In September 1939, groups of horsemen in battledress cantered down a broad, grassy plain on the western edge of Europe. The young men of the Western Isles were going to war again.
They included a tall, shy 24-year-old called Angus MacPhee (1916-97). Angus returned from war alive but in chronic mental pain and was referred to the asylum in Inverness, where he spent the next 50 years of his life there.
During his time at Craig Dunain Hospital, he retreated into his own silent world, and did not speak again until shortly before his death. But ‘the quiet big man’ as he was known spent his time creating a huge number of objects out of woven grass, sheep’s wool and beach leaves – mostly clothes, caps and hats – which he then let decay or deliberately burned. Only when an art therapist discovered him and his miraculous creations were some of them preserved for posterity. And only then did Angus MacPhee come home to South Uist, where he died a year later.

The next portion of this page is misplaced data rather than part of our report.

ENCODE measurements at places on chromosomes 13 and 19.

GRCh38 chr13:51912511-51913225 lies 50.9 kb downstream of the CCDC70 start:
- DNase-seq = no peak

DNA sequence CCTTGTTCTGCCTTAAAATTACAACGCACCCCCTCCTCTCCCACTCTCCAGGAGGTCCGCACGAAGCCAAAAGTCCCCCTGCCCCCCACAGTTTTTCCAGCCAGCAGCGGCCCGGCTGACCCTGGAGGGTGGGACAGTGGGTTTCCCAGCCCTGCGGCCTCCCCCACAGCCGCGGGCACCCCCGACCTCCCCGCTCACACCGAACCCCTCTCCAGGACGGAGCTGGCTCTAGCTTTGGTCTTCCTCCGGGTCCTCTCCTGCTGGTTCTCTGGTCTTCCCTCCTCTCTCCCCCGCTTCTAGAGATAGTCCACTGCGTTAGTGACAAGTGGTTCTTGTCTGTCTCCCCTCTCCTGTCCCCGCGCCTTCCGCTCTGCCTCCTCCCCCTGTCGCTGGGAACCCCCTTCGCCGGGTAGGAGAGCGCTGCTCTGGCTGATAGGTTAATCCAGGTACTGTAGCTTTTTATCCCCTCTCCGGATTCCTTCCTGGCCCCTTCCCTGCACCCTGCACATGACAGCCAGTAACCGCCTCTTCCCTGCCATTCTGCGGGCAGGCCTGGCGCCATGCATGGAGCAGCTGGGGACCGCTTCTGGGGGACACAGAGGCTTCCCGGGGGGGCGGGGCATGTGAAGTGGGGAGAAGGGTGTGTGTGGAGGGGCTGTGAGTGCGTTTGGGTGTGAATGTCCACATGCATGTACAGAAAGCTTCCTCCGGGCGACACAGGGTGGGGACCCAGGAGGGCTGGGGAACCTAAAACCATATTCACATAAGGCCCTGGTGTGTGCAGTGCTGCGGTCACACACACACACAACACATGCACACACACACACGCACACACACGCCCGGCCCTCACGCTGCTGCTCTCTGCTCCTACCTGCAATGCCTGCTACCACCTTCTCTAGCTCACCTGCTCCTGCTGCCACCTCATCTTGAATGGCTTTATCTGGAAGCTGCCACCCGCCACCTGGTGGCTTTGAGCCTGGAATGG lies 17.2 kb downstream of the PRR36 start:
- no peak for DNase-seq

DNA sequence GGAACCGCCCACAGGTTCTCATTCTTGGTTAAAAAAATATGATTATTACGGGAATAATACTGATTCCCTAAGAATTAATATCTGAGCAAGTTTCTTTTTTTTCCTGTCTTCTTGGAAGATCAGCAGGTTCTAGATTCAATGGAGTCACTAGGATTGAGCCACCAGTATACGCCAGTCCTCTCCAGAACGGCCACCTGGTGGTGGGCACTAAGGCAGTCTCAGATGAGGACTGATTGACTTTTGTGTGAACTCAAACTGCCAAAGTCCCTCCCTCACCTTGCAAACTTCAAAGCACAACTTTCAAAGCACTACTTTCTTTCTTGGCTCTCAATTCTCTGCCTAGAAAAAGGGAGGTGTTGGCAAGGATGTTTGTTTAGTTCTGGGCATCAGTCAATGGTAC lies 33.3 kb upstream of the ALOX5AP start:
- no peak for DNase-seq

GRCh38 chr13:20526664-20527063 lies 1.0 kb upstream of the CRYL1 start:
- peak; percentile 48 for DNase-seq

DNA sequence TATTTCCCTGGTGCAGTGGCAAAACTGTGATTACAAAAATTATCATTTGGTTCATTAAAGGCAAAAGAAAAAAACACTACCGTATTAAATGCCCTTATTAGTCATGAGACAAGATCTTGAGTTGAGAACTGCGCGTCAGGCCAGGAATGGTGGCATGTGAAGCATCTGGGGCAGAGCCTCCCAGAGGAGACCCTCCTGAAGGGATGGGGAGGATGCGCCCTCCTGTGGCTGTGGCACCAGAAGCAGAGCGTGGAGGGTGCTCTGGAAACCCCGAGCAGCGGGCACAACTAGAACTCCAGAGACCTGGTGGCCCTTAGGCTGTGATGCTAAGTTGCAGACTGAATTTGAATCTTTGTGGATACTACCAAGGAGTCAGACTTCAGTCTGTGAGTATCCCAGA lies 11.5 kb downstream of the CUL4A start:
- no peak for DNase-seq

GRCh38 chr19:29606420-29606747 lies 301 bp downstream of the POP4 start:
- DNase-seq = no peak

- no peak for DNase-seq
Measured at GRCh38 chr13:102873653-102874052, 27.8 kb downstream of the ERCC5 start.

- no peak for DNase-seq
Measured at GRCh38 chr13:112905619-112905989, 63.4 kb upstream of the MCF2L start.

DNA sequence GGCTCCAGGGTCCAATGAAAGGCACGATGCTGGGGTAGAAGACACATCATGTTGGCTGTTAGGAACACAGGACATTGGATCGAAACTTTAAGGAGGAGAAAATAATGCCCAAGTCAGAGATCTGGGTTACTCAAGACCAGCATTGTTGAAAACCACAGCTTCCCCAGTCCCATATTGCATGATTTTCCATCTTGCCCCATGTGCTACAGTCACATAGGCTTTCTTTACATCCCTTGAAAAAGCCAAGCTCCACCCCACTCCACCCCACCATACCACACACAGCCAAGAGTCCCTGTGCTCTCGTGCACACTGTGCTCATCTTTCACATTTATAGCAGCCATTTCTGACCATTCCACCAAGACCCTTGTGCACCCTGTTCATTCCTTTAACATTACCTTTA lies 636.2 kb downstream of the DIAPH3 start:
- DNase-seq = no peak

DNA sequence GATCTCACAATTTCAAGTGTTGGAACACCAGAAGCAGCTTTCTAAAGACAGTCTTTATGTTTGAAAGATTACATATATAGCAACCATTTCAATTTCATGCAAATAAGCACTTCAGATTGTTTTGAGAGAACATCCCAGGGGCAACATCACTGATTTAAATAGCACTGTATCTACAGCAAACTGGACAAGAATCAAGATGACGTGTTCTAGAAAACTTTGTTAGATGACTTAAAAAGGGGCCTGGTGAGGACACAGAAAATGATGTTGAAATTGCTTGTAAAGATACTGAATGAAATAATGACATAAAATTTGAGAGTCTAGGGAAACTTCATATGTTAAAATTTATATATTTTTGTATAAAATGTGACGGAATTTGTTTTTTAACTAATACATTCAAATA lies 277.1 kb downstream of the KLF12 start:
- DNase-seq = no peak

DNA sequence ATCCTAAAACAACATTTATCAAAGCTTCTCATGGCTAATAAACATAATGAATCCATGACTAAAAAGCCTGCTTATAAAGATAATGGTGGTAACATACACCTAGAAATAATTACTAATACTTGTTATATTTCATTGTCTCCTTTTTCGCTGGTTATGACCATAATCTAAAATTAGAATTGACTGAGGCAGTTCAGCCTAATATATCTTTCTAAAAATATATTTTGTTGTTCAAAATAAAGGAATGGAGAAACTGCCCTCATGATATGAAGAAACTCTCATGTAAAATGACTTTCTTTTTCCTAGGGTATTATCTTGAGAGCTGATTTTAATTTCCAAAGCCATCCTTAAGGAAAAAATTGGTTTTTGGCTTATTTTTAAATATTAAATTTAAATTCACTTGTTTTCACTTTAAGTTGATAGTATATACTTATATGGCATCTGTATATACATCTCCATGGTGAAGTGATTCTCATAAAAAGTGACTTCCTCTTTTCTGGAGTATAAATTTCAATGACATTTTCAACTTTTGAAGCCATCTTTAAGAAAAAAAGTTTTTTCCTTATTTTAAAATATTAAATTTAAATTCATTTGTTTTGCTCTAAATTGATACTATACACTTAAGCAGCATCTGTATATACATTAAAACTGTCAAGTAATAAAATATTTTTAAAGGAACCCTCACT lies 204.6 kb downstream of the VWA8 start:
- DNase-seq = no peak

Roger Hutchinson is an award-winning author and journalist. After working as an editor in London, in 1977 he joined the West Highland Free Press in Skye. Since then he has published thirteen books, including Polly: the True Story Behind Whisky Galore. He is still a columnist for the WHFP, and has written for BBC Radio, The Scotsman, The Guardian, The Herald and The Literary Review .His bookThe Soap Man (Birlinn 2003) was shortlisted for the Saltire Scottish Book of the Year (2004) and the bestselling Calum’s Road (2007) was shortlisted for the Royal Society of Literature’s Ondaatje Prize.